When using any camera for the first time it can be tempting to just point and shoot.
Using the automatic settings on some cameras will give you a properly focused and exposed image.
However, if you want to get the best from your camera you should switch to manual mode and take the time to learn how to use its settings.
Exact instructions will vary from camera to camera but you should be aware of the following controls and know how to adjust them.
The white balance function allows you to program the camera to properly interpret the colours and brightness of your surroundings.
If you film indoors under artificial light without adjusting the white balance, you may find that your picture has a murky looking amber tone.
If you film outdoors without properly adjusting the white balance, you may find that your image is overly blue.
Exact instructions on setting the white balance will vary from model to model and you should refer to the instruction manual that came with your camera.
If you no longer have the instruction manual, most manufacturers make PDF copies of their manuals available online.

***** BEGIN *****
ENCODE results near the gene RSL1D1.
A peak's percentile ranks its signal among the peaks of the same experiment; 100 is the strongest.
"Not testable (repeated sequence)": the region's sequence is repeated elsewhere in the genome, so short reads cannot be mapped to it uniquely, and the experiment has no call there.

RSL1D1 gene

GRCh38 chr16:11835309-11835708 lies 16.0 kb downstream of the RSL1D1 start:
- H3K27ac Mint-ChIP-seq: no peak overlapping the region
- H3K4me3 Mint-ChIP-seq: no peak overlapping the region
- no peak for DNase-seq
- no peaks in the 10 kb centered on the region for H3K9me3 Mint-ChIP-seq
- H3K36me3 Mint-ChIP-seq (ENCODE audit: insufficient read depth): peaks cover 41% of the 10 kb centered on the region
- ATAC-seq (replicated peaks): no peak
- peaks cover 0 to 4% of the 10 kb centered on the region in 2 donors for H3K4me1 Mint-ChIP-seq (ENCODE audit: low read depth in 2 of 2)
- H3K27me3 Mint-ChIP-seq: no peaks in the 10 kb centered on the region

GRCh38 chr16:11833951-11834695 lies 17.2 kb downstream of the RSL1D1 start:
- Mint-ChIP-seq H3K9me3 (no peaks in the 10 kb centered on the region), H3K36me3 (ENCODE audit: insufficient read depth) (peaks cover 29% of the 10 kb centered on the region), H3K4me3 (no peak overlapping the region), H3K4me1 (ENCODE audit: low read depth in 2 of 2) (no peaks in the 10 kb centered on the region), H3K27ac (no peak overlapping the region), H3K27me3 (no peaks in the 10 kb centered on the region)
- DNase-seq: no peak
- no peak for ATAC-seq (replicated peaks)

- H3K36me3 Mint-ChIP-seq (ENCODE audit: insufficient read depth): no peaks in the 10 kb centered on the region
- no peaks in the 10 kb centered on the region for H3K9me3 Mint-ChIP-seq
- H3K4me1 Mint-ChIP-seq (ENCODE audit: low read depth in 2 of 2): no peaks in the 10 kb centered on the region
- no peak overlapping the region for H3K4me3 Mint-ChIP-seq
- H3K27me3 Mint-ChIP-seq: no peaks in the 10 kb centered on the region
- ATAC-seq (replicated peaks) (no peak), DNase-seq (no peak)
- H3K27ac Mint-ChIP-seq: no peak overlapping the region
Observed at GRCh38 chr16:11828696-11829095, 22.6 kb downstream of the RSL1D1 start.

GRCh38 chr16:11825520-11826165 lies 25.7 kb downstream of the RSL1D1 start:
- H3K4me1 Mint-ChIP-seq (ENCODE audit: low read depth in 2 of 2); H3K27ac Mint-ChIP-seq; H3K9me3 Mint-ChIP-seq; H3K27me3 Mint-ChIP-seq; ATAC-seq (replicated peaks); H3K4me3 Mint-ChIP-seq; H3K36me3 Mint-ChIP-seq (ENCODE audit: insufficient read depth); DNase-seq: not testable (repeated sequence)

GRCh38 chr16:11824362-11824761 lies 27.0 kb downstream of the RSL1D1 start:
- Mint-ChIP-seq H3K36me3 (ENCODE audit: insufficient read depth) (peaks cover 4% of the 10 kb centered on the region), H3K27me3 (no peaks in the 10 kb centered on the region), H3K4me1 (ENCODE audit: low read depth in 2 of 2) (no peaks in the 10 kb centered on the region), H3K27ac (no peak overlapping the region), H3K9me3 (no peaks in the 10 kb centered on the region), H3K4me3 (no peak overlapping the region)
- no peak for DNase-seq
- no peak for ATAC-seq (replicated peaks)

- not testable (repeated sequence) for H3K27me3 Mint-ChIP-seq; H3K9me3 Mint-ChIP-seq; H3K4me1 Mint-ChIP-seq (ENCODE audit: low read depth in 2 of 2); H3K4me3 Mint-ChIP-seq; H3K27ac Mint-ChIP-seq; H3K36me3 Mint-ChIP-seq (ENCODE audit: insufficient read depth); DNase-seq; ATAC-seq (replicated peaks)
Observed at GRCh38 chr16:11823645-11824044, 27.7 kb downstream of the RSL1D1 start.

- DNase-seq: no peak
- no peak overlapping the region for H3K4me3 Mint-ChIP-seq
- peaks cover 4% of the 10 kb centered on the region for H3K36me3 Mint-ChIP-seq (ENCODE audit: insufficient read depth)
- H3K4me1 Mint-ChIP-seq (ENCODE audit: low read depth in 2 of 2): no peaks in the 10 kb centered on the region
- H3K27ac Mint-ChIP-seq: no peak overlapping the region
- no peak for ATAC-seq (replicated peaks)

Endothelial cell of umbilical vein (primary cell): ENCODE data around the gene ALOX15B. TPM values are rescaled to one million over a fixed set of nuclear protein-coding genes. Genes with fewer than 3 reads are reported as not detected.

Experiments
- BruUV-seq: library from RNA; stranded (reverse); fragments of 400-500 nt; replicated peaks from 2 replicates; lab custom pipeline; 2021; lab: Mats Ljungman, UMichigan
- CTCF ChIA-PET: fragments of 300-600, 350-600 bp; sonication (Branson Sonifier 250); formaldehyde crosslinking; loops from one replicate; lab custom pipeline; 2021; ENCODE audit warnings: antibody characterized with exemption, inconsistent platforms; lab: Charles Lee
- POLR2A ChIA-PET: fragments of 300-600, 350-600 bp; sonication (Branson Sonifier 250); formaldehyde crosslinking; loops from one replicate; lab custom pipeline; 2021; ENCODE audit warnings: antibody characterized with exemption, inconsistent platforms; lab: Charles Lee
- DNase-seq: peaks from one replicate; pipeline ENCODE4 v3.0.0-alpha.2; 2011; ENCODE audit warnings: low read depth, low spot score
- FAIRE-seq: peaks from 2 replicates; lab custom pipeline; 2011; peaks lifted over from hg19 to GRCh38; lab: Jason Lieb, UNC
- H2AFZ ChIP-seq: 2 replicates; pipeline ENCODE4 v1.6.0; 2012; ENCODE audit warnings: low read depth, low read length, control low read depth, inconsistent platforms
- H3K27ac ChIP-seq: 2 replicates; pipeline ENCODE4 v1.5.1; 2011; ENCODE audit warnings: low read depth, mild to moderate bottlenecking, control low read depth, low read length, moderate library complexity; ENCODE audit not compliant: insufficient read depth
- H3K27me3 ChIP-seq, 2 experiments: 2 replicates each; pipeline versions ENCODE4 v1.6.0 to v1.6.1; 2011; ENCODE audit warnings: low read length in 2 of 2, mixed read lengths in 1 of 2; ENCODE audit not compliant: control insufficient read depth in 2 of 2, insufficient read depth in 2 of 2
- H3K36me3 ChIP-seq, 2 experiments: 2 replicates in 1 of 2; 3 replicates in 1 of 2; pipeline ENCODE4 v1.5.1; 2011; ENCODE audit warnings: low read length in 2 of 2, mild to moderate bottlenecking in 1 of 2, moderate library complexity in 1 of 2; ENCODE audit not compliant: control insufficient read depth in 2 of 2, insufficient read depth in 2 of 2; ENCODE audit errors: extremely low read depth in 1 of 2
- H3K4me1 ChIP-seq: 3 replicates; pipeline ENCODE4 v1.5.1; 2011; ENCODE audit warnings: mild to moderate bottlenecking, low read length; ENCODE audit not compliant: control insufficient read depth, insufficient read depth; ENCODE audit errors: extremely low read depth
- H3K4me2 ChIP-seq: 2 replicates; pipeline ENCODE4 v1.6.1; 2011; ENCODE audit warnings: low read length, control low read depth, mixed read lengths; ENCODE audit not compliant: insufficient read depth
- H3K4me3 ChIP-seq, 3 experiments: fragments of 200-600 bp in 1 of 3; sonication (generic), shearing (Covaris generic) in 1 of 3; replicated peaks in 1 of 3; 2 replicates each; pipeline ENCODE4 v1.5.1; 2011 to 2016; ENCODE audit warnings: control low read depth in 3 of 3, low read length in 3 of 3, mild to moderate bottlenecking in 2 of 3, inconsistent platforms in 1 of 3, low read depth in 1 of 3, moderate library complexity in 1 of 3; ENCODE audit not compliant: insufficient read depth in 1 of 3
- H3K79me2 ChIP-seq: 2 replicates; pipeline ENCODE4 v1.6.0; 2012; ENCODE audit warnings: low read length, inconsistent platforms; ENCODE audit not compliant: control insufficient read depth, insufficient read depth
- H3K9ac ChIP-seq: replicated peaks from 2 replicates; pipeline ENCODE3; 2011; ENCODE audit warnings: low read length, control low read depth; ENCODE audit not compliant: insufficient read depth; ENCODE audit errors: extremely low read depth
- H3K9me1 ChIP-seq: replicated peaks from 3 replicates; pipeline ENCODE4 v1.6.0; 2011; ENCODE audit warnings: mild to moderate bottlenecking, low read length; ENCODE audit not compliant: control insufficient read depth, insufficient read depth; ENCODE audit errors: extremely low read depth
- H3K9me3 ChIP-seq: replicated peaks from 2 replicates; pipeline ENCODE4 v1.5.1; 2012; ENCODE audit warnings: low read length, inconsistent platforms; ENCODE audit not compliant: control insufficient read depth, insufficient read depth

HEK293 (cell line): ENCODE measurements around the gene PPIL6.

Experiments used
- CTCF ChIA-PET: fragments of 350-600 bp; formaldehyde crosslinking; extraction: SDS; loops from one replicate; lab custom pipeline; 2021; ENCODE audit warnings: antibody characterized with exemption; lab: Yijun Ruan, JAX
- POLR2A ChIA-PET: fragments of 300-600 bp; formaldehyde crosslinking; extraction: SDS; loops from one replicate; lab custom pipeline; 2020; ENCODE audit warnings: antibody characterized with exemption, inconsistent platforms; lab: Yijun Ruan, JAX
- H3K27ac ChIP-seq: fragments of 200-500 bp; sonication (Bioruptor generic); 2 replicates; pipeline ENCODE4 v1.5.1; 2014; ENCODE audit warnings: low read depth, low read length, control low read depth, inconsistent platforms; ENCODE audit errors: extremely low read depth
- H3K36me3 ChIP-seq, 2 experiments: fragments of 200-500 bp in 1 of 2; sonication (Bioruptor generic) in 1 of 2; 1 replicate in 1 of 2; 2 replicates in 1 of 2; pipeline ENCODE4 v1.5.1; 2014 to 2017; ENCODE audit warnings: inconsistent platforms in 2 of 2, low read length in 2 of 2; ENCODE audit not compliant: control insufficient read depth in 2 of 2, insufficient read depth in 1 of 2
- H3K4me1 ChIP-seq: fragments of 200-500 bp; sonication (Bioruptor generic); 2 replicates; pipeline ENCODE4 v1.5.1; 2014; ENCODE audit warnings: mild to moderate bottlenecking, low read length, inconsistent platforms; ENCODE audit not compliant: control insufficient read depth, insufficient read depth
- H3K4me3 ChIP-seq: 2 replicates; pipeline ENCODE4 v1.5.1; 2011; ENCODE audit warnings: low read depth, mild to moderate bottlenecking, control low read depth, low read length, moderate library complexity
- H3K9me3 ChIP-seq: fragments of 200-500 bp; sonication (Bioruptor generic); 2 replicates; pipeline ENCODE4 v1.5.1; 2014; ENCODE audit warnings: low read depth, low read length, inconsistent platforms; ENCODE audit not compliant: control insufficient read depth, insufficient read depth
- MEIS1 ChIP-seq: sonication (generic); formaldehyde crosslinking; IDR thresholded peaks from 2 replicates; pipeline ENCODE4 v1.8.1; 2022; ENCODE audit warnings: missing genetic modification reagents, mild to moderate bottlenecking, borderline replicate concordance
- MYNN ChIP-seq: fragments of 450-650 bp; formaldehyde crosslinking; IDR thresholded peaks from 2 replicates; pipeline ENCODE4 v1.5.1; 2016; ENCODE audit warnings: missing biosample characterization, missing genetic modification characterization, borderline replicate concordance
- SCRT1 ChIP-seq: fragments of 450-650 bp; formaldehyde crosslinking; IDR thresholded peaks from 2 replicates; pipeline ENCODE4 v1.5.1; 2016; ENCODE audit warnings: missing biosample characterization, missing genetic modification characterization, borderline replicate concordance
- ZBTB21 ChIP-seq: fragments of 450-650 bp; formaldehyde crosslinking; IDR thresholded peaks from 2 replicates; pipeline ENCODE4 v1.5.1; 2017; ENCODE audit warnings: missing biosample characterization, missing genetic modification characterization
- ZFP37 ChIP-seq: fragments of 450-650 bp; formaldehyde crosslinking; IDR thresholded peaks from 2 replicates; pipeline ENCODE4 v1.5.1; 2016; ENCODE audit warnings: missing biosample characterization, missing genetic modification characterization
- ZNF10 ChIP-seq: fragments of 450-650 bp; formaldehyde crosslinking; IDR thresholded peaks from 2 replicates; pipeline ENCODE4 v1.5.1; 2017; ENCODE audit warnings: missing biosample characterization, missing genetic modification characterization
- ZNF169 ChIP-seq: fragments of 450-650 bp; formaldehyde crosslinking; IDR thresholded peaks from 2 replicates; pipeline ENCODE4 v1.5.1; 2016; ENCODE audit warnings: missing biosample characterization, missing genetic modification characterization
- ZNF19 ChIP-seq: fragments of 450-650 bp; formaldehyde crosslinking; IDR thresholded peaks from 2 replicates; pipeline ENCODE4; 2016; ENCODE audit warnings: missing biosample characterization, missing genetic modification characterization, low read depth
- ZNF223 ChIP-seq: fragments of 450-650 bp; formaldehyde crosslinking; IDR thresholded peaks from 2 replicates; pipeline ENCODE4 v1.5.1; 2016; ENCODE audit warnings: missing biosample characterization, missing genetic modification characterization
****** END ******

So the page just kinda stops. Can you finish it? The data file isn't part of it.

Some cameras will have some simple built-in white balance pre-sets.
These may include:
Most cameras have an autofocus mode which, as the name suggests, will automatically adjust your focus. However, this can be a barrier to getting truly cinematic looking imagery.
Autofocus works to try and keep your entire image in focus but can lead to an unflattering deep focus look.
Most professionally made films use selective focus to draw our eyes to the most important character or objects in the frame. You should try to do the same.
The use of shallow focus gives shots a cinematic feel and directs our eyes to where the film-maker wants us to look.
With a DSLR you can adjust the focus manually using the focus ring, a standard feature on any lens.
Some camcorders also have focus rings but many newer models have functions which will allow you to adjust the focus by using touchscreen controls on the viewing screen.
Instructions on turning off autofocus mode and adjusting the focus vary from camera to camera so check your camera’s instruction manual for in-depth advice on how to achieve these effects.
You may find you need to experiment with these settings before filming begins.